Update on the Fisker Karma fires
This Monday we told you about the peculiar hybrid vehicle fires that just seemed to spontaneously appear as result of being submerged during Superstorm Sandy. Fisker suffered the most damages, with sixteen Karmas going up in flames, but now we have the company’s official announcement in regards to these fires, and the results aren’t as bad as one might’ve initially thought.
According to the company, only one of the Karmas actually caught on fire after saltwater left corrosive residue on the vehicle control unit. The control unit then shorted out and caused a fire, which was then spread to the nearby cars, because of the very heavy winds. While this is truly a very weird happening, it means that the other fifteen burned Karmas actually survived being submerged in salt water, so that’s actually a good mark for Fisker.
We also reported that a couple of Toyota Priuses caught on fire as well, but we also got word that a few gasoline-powered cars were also part of this automotive fire. More importantly the report from Fisker debunks the myth that there was an explosion as result of the burning vehicles, and also that the lithium ion batteries – which were thought to be a possible cause of the fire – did not in fact contribute to the fire.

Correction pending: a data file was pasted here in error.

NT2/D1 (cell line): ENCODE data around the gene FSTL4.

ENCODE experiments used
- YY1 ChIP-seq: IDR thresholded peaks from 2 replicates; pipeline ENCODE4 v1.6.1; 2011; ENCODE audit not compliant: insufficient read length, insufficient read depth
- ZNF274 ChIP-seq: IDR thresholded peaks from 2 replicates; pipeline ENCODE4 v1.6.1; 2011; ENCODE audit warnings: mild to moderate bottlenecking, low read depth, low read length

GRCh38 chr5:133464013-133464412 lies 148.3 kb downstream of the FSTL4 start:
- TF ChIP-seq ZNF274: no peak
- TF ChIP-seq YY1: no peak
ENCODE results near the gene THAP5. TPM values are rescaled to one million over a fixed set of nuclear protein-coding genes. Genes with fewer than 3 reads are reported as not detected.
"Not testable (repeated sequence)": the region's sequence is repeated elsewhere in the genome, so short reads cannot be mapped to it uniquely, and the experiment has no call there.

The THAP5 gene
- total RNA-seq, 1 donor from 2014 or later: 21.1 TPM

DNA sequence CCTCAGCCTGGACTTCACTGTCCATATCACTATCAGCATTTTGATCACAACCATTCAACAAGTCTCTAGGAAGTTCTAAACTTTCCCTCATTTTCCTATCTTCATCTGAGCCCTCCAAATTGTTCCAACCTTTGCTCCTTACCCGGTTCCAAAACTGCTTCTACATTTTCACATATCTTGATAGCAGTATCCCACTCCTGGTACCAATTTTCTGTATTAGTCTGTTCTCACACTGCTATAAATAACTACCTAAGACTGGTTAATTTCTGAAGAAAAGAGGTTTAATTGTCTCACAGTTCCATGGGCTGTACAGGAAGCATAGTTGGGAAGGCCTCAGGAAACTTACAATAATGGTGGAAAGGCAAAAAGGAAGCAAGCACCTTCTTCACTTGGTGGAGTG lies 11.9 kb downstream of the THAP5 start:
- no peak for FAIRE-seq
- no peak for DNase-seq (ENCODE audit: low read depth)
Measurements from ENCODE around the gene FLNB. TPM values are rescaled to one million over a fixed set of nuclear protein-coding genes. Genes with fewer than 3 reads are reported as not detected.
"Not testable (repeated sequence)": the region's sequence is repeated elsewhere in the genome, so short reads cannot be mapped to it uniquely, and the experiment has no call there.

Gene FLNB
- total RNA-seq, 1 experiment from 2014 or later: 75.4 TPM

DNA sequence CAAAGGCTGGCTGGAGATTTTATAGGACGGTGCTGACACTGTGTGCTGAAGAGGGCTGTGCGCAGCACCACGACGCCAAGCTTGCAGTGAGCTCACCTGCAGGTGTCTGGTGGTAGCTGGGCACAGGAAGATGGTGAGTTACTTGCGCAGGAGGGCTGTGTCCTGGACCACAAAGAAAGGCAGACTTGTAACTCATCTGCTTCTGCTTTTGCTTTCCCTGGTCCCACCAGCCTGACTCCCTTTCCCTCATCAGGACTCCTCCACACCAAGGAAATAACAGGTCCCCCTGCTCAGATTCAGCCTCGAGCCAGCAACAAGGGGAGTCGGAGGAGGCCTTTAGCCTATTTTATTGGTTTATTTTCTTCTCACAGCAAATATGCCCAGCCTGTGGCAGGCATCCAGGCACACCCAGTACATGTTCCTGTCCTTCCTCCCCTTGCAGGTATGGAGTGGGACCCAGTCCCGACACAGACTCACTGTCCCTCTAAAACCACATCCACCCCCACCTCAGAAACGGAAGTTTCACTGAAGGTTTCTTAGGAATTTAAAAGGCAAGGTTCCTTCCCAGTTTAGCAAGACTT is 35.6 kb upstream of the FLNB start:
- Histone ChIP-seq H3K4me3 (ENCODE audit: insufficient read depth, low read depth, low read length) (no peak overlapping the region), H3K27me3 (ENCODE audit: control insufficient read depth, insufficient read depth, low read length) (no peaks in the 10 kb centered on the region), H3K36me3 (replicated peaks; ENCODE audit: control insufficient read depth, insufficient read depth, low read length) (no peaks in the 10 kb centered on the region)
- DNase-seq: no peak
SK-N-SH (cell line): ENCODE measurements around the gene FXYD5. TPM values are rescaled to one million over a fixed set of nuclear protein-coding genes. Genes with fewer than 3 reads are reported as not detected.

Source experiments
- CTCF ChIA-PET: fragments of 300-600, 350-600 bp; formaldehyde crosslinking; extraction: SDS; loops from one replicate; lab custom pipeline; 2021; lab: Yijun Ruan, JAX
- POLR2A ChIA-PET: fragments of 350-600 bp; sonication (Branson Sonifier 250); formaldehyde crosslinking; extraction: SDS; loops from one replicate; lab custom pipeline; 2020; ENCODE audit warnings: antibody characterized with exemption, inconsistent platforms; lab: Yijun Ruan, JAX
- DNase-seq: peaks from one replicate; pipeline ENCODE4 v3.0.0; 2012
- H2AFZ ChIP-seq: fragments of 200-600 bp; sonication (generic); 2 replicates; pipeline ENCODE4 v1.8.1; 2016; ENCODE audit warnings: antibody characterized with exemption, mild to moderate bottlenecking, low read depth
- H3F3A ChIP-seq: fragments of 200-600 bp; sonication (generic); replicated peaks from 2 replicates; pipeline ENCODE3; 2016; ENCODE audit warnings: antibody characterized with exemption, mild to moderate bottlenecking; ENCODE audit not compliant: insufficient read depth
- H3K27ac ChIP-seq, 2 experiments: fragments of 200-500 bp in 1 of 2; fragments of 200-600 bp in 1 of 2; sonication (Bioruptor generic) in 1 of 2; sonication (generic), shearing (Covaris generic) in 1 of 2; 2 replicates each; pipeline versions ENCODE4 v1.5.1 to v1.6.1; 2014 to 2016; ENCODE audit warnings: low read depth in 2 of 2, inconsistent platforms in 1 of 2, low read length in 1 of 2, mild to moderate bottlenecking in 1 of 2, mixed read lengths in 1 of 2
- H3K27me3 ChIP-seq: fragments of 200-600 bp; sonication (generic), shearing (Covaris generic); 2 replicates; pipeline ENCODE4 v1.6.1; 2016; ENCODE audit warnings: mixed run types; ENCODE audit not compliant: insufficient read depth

Now some of you might find it odd that an investigation lead by the company’s whose vehicles went up in flames, found only one of the sixteen to have actually go up in flames due to a short circuit – at first sight it does look a bit fishy, but you should also be aware that the National Highway Traffic Safety Administration – NHTSA – was involved in the investigation as well, so there is no chance that Fisker was not truthful in their report.
, highway traffic safety
, hybrid vehicle
, lithium ion batteries
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, salt water
, short circuit
, toyota priuses
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